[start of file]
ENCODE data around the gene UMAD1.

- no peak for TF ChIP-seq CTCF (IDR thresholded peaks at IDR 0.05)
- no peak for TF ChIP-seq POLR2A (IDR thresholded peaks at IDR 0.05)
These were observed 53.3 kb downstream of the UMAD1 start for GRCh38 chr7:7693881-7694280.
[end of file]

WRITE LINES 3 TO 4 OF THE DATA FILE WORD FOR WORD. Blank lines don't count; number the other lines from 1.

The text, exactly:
- no peak for TF ChIP-seq POLR2A (IDR thresholded peaks at IDR 0.05)
These were observed 53.3 kb downstream of the UMAD1 start for GRCh38 chr7:7693881-7694280.